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Old 09-30-2006, 02:50 AM   #15
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Thanks Anya for starting such a great thread.

I don't have much to contribute in the way of advise; frankly "in the same boat" (bad pun, I know... sigh)

I have found myself recently questioning the purpose of nose to the grindstone, climbing the ladder, etc. It suddenly seems shallow and purposeless. All around me I see people desperately unhappy, disillusioned, etc, but intent on staying on the same hampster wheel. It's becoming more and more uncommon for me to find people that haven't been perscribed anti-depressants. To add to this depression, we realize that 80% of Americans are in borderline out of control debt. And 80% of Americans (I'm currently "ported" in the US) will not have enough to retire on and will have to continue to work until they drop.

Go into a Starbucks (not endorsing) or Costa, sit down and look around. Statistacally, 4 people out of 5 around you are struggling with debt and/or won't be able to retire if they want to. A significant portion of these are or have been on anti-depressants. For the "just look up" crowd, keep in mind that 80% of Americans also claim to have some significant spiritual affiliation...

What's going on?! Sorry if I'm confused here, but this is at the core of my questioning the flow. I'm not saying the cruising life is going to solve my or anyone's disillusionment, but I'm more convinced the "flow" is not where I'm going to find my answers.

I really don't want to wake up and find myself 75, having spent a life at the grind stone, struggling with debt and about to be put in a nursing home somewhere.

"Selling up and Sailing" suddenly makes more sense than accumulating a bunch of junk that's just going to need to be sorted and sold at an estate sale when I'm gone (or before)...

-Andreas
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Old 10-09-2006, 11:32 PM   #16
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Anya,

Go for it.

Me and my husband are both fairly recent college grads. We currently have office jobs, but are preparing to go cruising in 1-2 years once we save up a bit. We plan to do a circumnaviagtion, but to take our time. Right now we live on our boat so that we can practice a lot to learn and get used to living aboard. It was difficult for about the first month to get used to the simplistic lifestyle, but now I wouldn't trade it for a house any day. We sold or gave away nearly everything we own except basic necessities, keep all our clothes in our car, and live comfortably in a 27-foot boat. It's really liberating. We enjoy taking it out whenever we can and we love the people we've met at the marina.

As far as the allure of crusing, for my hubby it's the sailing, for me its the travel and the simple and sustainable lifestyle. The travel bug has really got me... we are not rich at all, in fact last year I was the only one working and not making much money, but we have been to belgium, the netherlands, the czech republic, poland, morrocco, and mexico since we have been together. The best way is to travel to inexpensive countries away from tourist areas, camp or stay in hostels, and be willing to get transportation by hitchhiking, cheap trains, freight trains, walking, buying a cheap bicycle, whatever. It's much more exciting and actually affordable that way. For young women such as myself, it can take a dose of fearlessness at times. The plane ticket is the most expensive part, of course, which is why crusing is right for us - it is inexpensive and you get a more local taste of things. Cruising also fits my sustainability goals - travel without consuming massive amounts of airplane fuel.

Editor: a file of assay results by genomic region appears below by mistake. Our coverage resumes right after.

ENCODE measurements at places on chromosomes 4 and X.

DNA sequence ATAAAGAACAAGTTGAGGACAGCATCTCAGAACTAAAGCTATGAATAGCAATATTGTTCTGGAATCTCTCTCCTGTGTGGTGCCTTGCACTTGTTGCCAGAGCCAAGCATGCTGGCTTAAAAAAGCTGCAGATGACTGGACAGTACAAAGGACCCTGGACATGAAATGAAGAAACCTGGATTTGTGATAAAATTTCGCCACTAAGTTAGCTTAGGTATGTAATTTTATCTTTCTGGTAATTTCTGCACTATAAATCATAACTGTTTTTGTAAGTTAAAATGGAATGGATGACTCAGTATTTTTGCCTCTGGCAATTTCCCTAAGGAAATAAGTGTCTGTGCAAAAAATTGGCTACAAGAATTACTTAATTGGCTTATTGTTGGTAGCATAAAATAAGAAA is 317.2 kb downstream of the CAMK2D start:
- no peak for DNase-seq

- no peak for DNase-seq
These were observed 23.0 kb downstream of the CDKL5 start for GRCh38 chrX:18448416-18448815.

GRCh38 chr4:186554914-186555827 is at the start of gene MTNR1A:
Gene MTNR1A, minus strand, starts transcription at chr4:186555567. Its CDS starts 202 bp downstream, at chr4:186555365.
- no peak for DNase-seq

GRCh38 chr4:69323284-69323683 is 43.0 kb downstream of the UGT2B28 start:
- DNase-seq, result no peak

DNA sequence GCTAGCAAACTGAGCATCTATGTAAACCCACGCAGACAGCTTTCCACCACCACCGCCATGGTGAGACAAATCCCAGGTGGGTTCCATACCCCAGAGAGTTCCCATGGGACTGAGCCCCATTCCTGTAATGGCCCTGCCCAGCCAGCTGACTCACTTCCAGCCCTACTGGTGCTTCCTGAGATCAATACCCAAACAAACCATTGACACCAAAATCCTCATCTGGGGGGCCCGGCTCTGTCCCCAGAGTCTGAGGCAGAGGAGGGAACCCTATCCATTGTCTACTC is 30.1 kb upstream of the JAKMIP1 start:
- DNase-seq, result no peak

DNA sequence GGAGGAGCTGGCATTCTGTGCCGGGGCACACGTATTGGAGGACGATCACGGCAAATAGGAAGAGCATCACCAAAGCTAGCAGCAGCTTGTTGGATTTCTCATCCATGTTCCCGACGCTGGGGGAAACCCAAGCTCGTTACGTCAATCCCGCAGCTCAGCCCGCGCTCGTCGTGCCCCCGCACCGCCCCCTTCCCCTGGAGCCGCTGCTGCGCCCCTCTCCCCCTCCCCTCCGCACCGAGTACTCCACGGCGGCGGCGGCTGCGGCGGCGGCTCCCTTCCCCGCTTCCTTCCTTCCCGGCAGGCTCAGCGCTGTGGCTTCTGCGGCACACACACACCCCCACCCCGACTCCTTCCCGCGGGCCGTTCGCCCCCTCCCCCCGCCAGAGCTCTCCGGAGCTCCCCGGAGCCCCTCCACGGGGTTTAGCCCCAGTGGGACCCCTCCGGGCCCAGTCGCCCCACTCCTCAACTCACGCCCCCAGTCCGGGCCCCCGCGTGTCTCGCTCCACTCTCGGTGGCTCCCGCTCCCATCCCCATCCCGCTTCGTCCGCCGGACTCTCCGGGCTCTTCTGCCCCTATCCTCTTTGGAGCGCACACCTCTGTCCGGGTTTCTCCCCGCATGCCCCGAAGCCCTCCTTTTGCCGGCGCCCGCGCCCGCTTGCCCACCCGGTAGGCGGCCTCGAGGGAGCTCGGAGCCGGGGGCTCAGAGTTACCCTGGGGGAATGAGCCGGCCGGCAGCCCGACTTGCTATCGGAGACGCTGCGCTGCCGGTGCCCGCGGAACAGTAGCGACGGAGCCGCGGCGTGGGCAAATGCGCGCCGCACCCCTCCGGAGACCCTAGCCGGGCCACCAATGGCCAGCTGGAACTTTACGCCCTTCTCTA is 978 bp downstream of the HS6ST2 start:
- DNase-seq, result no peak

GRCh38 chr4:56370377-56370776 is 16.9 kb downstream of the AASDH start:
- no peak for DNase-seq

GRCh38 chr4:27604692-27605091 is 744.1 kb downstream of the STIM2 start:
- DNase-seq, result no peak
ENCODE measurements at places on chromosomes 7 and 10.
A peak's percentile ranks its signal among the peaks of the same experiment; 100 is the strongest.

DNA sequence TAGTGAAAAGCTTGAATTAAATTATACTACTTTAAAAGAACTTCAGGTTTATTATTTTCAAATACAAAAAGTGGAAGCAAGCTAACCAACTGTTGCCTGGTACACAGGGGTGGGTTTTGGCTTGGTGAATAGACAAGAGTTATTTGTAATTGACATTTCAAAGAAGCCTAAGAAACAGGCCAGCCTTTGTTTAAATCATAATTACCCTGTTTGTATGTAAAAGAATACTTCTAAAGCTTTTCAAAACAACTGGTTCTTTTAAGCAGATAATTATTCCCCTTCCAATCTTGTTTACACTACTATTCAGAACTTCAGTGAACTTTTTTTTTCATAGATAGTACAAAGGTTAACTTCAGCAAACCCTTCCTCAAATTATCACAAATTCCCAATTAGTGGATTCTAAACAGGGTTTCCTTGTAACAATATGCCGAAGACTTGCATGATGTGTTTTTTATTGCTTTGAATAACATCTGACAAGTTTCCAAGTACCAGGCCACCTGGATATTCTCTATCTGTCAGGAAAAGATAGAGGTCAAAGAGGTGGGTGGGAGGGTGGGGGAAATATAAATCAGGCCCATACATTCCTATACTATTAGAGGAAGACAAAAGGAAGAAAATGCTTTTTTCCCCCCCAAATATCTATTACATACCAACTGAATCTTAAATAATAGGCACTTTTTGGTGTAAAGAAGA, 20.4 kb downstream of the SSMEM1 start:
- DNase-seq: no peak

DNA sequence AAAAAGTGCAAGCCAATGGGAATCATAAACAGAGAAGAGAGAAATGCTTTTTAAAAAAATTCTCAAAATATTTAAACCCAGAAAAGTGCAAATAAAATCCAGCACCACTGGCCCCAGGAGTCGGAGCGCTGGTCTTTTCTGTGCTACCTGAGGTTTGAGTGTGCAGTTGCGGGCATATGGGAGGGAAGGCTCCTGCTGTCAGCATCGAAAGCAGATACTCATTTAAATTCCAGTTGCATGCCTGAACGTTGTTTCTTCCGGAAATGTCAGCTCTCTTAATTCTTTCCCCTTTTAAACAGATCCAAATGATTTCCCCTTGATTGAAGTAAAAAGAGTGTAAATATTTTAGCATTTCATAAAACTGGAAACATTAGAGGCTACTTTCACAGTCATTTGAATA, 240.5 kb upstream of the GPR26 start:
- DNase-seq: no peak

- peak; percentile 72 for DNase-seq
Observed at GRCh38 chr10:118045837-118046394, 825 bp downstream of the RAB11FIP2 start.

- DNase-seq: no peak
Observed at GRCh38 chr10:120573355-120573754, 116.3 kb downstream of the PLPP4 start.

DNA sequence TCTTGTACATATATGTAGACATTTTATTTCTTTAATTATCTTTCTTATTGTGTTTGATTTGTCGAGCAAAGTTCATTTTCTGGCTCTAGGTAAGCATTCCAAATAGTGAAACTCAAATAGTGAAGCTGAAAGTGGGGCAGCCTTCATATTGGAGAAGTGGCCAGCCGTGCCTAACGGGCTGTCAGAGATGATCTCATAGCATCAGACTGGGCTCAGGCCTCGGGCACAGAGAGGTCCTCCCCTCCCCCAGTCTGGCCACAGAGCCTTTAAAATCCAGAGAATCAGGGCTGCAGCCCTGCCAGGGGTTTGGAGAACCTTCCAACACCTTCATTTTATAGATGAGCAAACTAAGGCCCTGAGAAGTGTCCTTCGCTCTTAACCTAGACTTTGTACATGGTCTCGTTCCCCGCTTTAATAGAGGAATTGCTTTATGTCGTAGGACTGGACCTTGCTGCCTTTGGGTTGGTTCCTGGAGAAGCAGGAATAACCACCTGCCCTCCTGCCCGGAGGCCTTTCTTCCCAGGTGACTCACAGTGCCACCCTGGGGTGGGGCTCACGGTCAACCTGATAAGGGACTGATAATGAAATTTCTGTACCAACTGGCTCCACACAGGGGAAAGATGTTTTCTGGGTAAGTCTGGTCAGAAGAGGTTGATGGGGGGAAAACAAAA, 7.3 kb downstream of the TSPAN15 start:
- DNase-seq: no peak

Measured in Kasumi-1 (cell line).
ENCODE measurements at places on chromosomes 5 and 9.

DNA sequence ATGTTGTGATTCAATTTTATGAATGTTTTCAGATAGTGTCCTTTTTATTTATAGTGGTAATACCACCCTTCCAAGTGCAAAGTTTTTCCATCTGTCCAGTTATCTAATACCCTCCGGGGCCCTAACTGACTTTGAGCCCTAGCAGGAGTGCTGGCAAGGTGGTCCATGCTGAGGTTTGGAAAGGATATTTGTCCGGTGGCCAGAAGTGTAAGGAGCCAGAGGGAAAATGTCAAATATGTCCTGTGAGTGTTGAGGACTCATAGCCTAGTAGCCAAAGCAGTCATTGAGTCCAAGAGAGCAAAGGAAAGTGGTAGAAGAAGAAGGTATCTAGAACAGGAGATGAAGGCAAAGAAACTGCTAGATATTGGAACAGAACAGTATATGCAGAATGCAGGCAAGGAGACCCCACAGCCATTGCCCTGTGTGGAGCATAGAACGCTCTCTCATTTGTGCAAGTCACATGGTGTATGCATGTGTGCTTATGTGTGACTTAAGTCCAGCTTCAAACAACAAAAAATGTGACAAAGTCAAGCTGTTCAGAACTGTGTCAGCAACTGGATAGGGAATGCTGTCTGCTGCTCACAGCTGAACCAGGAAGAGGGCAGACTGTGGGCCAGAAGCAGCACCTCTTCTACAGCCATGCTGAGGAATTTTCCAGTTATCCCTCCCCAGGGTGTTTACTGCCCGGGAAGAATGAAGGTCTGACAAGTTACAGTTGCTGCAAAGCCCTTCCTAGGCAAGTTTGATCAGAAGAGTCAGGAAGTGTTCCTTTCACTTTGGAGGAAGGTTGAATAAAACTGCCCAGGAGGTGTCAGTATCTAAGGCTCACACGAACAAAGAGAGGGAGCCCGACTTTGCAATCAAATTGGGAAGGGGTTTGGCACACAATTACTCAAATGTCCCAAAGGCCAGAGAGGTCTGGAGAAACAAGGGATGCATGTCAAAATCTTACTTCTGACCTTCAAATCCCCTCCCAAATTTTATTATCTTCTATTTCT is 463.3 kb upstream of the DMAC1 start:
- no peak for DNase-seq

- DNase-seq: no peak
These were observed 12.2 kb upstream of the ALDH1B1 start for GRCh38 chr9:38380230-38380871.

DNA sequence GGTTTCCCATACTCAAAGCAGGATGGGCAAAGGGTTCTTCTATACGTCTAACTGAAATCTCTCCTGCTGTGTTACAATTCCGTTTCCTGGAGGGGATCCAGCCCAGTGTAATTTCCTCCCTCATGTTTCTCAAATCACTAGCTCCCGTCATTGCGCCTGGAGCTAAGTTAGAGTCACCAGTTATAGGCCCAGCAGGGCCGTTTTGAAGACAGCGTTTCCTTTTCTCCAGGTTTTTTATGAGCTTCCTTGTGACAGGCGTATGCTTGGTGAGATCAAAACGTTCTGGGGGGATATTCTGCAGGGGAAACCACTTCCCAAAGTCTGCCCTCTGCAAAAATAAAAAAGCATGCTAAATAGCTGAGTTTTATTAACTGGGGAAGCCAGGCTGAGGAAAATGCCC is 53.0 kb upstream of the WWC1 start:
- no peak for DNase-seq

We bought our boat (1976 Albin Vega 27) in Boston and drove it down here on a cradle we built ourselves. It was $9,000, which is a lot to us, but we have been saving up. At this point we have to be careful not to fall in that trap of just living aboard and never going anywhere, but we are quite determined about it.

You'll also need to learn to do maintainence yourself, but forums and other boaters are great resources for that. You'll need a small budget for repairs and a crusing kitty. I would suggest you start reading magazines like Good Old Boat to learn about economical cruising, or books by folks like Nigel Caulder or Larry and Lin Pardy. We frequenly go sit at the Barnes and Noble and just read their cruising magazines. :-) Also visiting marinas and boaters as much as possible. Around here, the less glamorous marinas are where you will find the most liveaboards and the most friendly people willing to help you. Other boaters are a great resource. I know that can be difficult in Atlanta, but we are not too far away in Charleston, SC, and here there are a ton of boats and boaters. The Charleston-Bermuda race is a good opportunity for new crewmembers, and there are other folks around here looking for crew all the time. I didn't know how to sail a year ago - it isn't too hard to learn. I agree with the advice of other posters about learning first aid, how to cook in a small galley kitchen, etc. You can also learn basic terminology just from books.

Maybe I'll have better advice after I've actually gone crusing, but I thought this might be a little helpful since I'm just a few steps ahead of where you are in the planning stage. Email me (tuckerma at gmail dot com) if I can help - it looks like I am geographically the closest of the other posters here, but I don't have the experience they do. Good luck!

Fair winds and following seas,

Melissa

P.S. - just in case that long, rambling post wasn't clear: sell up and sail!
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